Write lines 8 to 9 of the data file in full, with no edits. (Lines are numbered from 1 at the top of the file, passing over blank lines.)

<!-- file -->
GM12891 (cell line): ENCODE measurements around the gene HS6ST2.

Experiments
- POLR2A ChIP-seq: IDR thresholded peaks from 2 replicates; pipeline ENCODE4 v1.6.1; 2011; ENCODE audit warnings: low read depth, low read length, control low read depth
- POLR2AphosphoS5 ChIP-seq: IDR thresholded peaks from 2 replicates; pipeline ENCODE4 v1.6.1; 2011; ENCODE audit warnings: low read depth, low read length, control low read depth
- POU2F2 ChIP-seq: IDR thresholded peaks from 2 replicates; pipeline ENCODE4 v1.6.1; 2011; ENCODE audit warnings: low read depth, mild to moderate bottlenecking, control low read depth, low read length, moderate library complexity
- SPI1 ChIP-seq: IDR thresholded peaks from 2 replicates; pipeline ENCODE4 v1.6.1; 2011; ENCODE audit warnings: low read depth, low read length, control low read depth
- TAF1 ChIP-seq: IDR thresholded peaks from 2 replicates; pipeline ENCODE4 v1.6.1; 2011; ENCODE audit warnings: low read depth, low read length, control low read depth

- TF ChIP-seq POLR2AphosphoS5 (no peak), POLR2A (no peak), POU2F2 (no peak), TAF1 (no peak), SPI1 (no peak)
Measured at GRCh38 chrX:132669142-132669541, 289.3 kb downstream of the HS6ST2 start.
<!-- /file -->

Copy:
- TF ChIP-seq POLR2AphosphoS5 (no peak), POLR2A (no peak), POU2F2 (no peak), TAF1 (no peak), SPI1 (no peak)
Measured at GRCh38 chrX:132669142-132669541, 289.3 kb downstream of the HS6ST2 start.